• Zach Parise versatile, talented and lots and lots of international experience.
  • Bobby Ryan perennial thirty goal scores do not grow on trees, willing to play physical, willing to shoot.

That would be my starting point based on the 2010 Olympic roster. The next post will focus on filling the roster out. I’ve counted out as many as twelve players I expect to put together a pool of about twenty players including at least two or three goalies.

A team USA hockey squad without New England ties would be something close to criminal. No, I take that back. It’d be a crime against the region that hosts America’s oldest NHL franchise, and nurtured the Hartford Whalers for decades. New England is where the AHL has their home offices. The Manchester Monarchs, the Providence Bruins, Springfield Falcons, Bridgeport Sound Tigers, Worcester Sharks, Connecticut Whale, and Portland Pirates all have their roots deep in the communities of New England. The Eastern Junior Hockey league holds sway over young players. Hockey East is the battle ground for some of the best academic and athletic institutes in the world.

At the current camp for team USA’s world junior squad their are four New Englanders. At six foot five overlooking Jon Gillies would require a monumental effort. One look at the numbers the towering tender has put up for the Indiana Ice over the last two years say putting the puck past him is no easier. Concord New Hampshire and South Portland Maine both claim him.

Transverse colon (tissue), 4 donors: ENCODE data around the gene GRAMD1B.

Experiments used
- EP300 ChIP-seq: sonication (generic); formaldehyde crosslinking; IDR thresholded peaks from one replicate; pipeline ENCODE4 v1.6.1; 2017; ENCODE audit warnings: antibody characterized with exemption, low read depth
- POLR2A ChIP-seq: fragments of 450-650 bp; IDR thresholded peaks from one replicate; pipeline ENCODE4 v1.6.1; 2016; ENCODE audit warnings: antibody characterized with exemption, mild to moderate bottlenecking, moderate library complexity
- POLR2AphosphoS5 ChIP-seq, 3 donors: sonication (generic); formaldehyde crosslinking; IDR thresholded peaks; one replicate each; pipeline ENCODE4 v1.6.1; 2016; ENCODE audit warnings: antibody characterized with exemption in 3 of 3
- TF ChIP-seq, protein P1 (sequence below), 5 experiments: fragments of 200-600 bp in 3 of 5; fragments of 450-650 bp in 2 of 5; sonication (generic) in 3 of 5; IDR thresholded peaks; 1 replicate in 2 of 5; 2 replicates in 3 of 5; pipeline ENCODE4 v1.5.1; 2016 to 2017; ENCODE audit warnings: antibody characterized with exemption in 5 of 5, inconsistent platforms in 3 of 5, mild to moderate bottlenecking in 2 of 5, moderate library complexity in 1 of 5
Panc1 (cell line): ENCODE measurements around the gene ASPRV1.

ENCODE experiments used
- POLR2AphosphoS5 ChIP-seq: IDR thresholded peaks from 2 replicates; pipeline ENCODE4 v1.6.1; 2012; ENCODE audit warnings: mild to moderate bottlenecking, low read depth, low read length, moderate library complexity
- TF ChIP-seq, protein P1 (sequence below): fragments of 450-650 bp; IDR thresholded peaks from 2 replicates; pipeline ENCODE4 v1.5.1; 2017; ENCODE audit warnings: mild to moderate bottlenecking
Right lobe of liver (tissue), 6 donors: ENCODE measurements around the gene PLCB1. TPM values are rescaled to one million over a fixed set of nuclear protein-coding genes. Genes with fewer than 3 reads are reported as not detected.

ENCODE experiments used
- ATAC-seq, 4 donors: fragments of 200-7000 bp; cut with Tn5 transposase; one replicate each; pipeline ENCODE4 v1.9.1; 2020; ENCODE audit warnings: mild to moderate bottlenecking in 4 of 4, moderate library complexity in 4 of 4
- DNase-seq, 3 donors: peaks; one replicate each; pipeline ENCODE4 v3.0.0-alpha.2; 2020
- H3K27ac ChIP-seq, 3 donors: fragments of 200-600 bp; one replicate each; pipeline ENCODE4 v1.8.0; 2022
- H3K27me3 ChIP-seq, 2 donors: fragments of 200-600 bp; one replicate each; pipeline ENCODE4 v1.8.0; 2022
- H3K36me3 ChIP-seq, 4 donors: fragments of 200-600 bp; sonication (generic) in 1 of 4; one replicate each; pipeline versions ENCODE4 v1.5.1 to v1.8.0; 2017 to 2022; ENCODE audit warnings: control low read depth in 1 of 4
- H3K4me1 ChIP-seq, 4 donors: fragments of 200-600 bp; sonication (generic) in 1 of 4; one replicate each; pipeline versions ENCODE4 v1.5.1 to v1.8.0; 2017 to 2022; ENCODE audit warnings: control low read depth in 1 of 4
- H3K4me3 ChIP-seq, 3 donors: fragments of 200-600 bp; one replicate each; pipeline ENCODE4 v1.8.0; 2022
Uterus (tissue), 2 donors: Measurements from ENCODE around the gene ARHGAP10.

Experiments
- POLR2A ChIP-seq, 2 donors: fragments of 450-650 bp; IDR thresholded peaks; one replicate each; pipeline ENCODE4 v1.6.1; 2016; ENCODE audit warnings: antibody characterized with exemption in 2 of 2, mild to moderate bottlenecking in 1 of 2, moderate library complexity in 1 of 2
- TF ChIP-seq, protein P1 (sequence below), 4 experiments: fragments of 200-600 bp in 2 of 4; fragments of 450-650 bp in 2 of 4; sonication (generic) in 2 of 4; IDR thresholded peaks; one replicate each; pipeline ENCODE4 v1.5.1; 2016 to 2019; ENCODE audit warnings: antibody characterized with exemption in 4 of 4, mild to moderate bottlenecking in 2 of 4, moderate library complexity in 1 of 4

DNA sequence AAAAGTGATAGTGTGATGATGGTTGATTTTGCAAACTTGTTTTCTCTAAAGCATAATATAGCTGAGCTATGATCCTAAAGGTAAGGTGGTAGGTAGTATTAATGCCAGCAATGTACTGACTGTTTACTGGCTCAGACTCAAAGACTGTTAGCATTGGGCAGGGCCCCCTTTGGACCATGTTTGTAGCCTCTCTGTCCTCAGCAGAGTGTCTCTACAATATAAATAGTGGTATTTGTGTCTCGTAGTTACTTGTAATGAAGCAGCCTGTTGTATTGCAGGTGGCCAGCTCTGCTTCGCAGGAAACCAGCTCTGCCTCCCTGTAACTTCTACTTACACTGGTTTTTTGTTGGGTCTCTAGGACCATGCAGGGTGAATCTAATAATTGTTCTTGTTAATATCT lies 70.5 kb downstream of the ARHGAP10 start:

Colin Blackwell, a draft pic of the San Jose Sharks is in camp as well. The North Andover, Ma native doubled up his New England ties and is a Harvard scholar-athlete. ECAC competitors would probably rather he didn’t sharpen his skills any further at the international level as his rookie campaign’s assist total was third among forwards for Ted Donato’s Crimson.

A north shore home address didn’t stop Jim Vesey from skating into the draft as a member of the South Shore Kings of the EJHL. Nashville got a the EJHL MVP in the third round. While he’s likely headed to Harvard this fall, if he does end up playing for the Predators he would be joining Hal Gill of Concord Ma, and Colin Wilson of Greenwich Ct on the roster.

North Andover is represented by 2012 Boston Bruins draftee Matt Grzelcyk. The blueliner is headed to Boston University after having helped Team USA reach the post season in the USHL last year. Soft hands, and wheels to spare are Grzelcyk’s stock in trade.

John Gaudreau who hails from Carneys Point New Jersey will be returning to the home that adopted him sometime during last years Boston College campaign where he put up some eye popping numbers.